Directed by Guatamalan filmmaker César Diaz, Our Mothers premiered at Cannes Critics’ Week section and took home the top prize for a first time filmmaker on the Croisette: the Camera d’Or. Last week at PYIFF, the jury agreed—awarding Diaz another top honor, the Roberto Rossellini Best Director Award. Accolades aside, believe the hype: Our Mothers is among the year’s strongest debuts and the best of the best. You can check out our video interview with Diaz below.
Set in the wake of the Guatemalan Civil War, a coup-d’état backed by the U.S. that led to 35 years of military dictatorship, Our Mothers is an incredibly moving slice of history. The statistics alone are horrifying: 200,000 deaths, 450,000 missing persons, 500,000 people displaced … in a country of 4,000,000 people. The topic is indeed vast, but Diaz wisely chose to focus on “The Silent Holocaust” (1981-1983)—the most violent years of the war, culminating in the genocide of the Mayan people—and its effect on the next generation.
If this sounds heavy, it is—but don’t be scared off by the film’s political weight. Diaz’s masterwork exists beyond statistics, occupying realms both personal and universal. In fact, Our Mothers is incredibly cathartic, even for those who didn’t live through the horror. We meet characters we care about, in a cultural setting that feels at once fresh and familiar. From the film’s opening salvo right through to the end, Diaz makes his own anguish relatable: first, through careful historical research; second, through interviews with both victims and perpetrators; and finally, through the casting of survivors whose memories are painfully real.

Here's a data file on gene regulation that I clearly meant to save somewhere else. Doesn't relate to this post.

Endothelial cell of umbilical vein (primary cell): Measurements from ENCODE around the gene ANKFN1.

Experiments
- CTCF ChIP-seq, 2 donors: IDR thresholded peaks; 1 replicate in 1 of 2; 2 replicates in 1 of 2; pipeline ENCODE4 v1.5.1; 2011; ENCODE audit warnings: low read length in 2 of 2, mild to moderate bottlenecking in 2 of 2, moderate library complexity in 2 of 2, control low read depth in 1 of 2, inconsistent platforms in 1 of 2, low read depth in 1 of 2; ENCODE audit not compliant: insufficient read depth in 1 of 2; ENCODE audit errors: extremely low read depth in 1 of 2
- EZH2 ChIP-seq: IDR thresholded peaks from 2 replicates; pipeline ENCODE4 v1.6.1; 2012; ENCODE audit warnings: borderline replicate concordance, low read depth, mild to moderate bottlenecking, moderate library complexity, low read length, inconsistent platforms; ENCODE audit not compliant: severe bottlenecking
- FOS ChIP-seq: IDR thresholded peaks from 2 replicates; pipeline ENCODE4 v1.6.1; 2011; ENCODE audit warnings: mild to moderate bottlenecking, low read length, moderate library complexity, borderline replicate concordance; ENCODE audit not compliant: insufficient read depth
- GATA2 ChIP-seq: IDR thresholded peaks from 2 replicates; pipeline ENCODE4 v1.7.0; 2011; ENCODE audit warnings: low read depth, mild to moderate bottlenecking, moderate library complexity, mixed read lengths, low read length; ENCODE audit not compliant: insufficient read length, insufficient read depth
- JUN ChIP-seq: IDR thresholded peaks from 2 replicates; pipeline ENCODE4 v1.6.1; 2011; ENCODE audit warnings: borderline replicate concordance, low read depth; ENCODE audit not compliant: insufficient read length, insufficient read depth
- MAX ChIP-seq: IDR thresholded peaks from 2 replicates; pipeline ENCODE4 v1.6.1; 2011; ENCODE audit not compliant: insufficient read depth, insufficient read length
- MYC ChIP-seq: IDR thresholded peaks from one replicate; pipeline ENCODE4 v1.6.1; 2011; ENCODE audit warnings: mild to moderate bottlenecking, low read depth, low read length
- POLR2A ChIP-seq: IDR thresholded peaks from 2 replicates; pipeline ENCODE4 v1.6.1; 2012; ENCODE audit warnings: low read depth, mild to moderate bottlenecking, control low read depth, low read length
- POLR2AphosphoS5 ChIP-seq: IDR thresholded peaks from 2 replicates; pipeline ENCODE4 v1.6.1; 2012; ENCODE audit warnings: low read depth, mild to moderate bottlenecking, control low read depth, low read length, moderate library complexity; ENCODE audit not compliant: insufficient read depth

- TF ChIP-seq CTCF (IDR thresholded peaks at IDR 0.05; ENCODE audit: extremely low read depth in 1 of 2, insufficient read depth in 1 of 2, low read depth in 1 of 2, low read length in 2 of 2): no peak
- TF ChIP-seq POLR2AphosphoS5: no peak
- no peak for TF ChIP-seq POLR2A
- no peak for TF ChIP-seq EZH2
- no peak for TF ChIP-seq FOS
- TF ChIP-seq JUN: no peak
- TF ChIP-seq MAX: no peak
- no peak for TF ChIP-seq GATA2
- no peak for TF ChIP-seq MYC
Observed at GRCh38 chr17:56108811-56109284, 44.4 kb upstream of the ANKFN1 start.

Even so, this film is remarkably restrained. Diaz crafts a poetic visual language with sparse cuts and emotionally-driven compositions. Images are precise, painterly and serve greater truths. Among the most memorable are a mother-son conversation on a beach; a hug in a hospital hallway; an overhead shot of a skeleton. As Diaz explains, he wanted to leave room for emotion. “The film is built like a melodrama … [but] I also want the audience to have space to feel, to think and to have a conversation with the film.”
Expect mainstream audiences to weep. Diaz elicits incredibly strong performances from his two leads, Emma Dib and Armando Espitia—and even more impressive are the roles played by his non-actors: a host of Mayan survivors who witnessed the horror first hand. Their stories are the heart of this film. “I wanted these women as the protagonists because … they have to live with their wounds.” Even in utter silence, documentary-style shots of their wrinkled faces speak volumes.
According to Diaz, even after the 1996 peace agreement, nothing has really changed for these people—but they refuse to be broken. His film may begin and end with death, but it also offers a message of resilience: there is no choice but to keep going, to try to heal, to prevail, even if it takes the rest of your life.